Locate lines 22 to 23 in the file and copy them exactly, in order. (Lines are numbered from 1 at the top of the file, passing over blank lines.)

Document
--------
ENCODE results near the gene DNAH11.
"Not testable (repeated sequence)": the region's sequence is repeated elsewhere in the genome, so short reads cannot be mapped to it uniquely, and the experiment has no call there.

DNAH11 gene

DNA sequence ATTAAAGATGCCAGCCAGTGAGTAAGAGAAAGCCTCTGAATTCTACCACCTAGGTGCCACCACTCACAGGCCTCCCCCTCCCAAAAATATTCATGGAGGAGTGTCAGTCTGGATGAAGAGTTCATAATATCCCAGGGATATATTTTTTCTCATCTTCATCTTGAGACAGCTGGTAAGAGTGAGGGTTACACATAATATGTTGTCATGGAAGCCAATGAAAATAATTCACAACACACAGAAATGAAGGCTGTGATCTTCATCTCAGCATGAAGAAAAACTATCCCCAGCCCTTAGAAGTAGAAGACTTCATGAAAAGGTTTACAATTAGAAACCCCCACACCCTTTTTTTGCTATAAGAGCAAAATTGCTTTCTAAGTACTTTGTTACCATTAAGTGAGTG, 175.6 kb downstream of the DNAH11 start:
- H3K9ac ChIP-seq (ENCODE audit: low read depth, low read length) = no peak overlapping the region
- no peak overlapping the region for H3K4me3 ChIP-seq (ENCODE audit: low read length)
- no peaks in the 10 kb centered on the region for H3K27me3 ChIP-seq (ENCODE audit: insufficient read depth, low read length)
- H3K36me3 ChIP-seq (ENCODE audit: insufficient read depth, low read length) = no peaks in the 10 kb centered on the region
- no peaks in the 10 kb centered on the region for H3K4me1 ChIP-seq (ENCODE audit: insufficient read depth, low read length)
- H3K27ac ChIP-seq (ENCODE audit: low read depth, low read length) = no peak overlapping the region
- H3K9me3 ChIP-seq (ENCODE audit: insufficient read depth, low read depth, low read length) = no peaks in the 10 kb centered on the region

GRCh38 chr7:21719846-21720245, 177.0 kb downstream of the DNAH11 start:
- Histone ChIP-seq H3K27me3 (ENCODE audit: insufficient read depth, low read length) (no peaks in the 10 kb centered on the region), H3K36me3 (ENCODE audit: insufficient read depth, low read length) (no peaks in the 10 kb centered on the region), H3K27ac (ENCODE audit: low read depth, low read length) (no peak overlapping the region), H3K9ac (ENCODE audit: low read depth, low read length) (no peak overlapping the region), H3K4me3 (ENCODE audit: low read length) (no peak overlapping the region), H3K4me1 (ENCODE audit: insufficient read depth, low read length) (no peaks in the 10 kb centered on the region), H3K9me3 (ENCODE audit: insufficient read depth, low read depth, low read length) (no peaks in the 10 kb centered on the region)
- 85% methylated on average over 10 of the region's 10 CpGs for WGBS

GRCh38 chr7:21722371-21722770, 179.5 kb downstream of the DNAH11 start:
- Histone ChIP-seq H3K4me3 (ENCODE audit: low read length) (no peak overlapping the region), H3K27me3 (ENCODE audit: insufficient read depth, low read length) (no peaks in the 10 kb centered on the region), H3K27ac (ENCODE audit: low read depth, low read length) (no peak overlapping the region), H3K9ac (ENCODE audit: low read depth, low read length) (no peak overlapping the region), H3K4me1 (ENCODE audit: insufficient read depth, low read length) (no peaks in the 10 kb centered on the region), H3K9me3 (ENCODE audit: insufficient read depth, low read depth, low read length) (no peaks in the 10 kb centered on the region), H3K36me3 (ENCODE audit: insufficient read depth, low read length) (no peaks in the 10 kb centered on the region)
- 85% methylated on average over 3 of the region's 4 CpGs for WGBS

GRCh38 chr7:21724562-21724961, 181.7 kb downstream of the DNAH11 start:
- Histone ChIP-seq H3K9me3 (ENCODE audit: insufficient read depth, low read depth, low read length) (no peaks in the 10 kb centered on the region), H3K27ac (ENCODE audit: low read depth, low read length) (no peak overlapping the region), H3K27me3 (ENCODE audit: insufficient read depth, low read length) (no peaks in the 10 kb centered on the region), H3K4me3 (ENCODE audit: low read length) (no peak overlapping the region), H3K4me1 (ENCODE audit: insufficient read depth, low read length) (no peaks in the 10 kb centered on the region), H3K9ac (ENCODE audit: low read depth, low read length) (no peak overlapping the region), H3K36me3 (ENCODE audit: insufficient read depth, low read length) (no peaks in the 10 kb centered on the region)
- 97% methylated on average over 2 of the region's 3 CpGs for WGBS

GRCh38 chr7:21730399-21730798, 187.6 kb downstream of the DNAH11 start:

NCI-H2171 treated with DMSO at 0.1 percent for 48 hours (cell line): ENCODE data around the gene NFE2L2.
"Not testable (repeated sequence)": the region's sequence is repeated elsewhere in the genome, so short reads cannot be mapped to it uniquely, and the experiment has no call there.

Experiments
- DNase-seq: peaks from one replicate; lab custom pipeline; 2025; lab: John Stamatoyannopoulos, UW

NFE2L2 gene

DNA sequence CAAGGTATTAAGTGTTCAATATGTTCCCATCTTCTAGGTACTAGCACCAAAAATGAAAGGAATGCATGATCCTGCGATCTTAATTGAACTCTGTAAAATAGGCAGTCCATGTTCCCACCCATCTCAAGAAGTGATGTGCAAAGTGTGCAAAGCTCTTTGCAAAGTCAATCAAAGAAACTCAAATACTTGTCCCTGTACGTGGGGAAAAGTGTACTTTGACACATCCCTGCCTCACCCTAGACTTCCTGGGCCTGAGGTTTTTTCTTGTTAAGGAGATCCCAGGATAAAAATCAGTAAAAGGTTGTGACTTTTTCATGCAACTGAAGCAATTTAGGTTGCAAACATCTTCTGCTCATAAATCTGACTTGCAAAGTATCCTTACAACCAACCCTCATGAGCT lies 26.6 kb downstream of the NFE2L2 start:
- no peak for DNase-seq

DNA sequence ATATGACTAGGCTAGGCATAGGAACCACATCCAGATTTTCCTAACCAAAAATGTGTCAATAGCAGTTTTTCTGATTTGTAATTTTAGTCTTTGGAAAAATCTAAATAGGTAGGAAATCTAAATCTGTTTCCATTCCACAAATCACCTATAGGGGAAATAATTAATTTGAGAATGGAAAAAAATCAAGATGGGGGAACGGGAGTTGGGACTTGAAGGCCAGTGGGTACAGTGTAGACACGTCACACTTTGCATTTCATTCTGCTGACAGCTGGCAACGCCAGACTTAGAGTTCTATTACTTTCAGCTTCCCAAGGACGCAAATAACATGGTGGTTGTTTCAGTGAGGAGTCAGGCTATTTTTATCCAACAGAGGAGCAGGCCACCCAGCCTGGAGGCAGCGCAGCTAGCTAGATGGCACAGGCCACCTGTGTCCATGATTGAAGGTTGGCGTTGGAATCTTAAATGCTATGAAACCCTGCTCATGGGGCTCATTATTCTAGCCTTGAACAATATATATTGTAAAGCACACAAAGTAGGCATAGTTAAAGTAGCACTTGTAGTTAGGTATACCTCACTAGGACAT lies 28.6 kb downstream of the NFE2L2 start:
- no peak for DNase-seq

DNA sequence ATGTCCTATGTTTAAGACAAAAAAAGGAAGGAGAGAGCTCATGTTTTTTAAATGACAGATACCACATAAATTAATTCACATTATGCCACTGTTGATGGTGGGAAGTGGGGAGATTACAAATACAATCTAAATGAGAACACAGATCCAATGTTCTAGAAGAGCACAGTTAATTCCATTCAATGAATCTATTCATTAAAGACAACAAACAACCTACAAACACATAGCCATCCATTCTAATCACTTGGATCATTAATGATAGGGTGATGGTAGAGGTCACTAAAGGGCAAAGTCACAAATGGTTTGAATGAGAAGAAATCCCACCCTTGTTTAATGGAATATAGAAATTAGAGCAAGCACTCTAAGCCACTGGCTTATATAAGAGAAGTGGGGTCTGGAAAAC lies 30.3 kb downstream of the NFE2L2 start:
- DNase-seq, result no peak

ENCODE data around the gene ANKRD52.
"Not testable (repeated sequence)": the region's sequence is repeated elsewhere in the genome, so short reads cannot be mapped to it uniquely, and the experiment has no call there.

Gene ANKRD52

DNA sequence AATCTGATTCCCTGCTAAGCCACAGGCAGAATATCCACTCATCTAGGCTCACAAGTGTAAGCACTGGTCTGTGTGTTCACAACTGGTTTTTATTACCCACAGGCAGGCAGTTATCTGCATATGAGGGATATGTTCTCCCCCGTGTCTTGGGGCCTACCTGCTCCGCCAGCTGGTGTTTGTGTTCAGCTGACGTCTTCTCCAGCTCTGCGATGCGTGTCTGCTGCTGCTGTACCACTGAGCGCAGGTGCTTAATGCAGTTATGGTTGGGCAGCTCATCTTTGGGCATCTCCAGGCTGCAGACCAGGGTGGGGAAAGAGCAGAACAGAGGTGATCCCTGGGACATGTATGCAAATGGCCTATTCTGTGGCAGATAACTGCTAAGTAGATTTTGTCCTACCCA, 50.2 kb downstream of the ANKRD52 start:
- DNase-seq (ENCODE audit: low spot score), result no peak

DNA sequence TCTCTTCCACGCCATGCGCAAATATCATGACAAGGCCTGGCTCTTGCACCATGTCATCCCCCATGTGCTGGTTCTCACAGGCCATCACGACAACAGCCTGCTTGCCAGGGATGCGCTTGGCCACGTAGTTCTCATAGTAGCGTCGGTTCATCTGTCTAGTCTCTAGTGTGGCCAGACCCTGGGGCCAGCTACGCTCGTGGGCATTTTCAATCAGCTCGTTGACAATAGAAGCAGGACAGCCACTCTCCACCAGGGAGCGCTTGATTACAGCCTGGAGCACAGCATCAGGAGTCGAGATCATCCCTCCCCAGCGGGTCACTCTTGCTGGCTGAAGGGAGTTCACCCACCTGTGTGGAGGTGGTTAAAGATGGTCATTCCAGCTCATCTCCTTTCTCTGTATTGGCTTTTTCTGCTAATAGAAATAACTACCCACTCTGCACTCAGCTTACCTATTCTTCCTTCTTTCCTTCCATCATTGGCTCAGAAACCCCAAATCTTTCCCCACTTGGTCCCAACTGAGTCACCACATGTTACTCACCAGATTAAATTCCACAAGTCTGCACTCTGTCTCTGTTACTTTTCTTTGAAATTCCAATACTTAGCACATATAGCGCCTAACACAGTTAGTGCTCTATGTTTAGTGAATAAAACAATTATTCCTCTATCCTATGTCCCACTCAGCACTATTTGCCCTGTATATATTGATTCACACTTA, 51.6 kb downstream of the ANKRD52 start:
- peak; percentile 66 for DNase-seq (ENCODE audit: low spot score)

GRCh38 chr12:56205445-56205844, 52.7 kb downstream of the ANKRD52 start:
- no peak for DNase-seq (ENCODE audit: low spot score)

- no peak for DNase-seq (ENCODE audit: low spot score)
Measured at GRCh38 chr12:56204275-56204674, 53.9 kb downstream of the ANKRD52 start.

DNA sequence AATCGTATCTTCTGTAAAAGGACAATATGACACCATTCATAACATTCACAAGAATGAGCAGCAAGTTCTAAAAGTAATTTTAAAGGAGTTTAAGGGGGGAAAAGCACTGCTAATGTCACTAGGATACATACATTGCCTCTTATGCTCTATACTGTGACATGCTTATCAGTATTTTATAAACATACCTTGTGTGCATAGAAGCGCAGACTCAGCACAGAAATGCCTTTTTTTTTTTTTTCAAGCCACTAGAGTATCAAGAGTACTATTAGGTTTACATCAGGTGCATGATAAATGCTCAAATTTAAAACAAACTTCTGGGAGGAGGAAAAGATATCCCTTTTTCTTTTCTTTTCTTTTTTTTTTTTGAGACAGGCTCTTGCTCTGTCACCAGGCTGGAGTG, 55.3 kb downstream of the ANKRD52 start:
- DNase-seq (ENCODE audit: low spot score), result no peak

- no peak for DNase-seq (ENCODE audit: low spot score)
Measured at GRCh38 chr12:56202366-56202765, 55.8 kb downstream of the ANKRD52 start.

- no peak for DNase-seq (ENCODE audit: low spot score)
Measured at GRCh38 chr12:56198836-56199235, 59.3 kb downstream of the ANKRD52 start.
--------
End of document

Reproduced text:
NCI-H2171 treated with DMSO at 0.1 percent for 48 hours (cell line): ENCODE data around the gene NFE2L2.
"Not testable (repeated sequence)": the region's sequence is repeated elsewhere in the genome, so short reads cannot be mapped to it uniquely, and the experiment has no call there.